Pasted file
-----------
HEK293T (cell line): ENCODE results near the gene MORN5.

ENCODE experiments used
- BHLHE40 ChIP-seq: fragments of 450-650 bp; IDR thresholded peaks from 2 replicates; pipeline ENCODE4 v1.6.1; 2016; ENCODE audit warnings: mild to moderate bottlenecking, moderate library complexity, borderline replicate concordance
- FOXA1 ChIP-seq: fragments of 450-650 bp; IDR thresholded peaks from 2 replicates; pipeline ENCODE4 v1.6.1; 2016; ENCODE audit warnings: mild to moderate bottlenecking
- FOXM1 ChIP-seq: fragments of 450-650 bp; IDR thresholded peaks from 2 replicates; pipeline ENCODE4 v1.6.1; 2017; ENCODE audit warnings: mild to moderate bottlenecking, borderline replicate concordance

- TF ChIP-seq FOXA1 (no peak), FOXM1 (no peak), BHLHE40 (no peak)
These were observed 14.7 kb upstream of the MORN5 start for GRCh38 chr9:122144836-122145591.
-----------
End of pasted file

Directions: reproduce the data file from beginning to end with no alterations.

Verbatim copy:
HEK293T (cell line): ENCODE results near the gene MORN5.

ENCODE experiments used
- BHLHE40 ChIP-seq: fragments of 450-650 bp; IDR thresholded peaks from 2 replicates; pipeline ENCODE4 v1.6.1; 2016; ENCODE audit warnings: mild to moderate bottlenecking, moderate library complexity, borderline replicate concordance
- FOXA1 ChIP-seq: fragments of 450-650 bp; IDR thresholded peaks from 2 replicates; pipeline ENCODE4 v1.6.1; 2016; ENCODE audit warnings: mild to moderate bottlenecking
- FOXM1 ChIP-seq: fragments of 450-650 bp; IDR thresholded peaks from 2 replicates; pipeline ENCODE4 v1.6.1; 2017; ENCODE audit warnings: mild to moderate bottlenecking, borderline replicate concordance

- TF ChIP-seq FOXA1 (no peak), FOXM1 (no peak), BHLHE40 (no peak)
These were observed 14.7 kb upstream of the MORN5 start for GRCh38 chr9:122144836-122145591.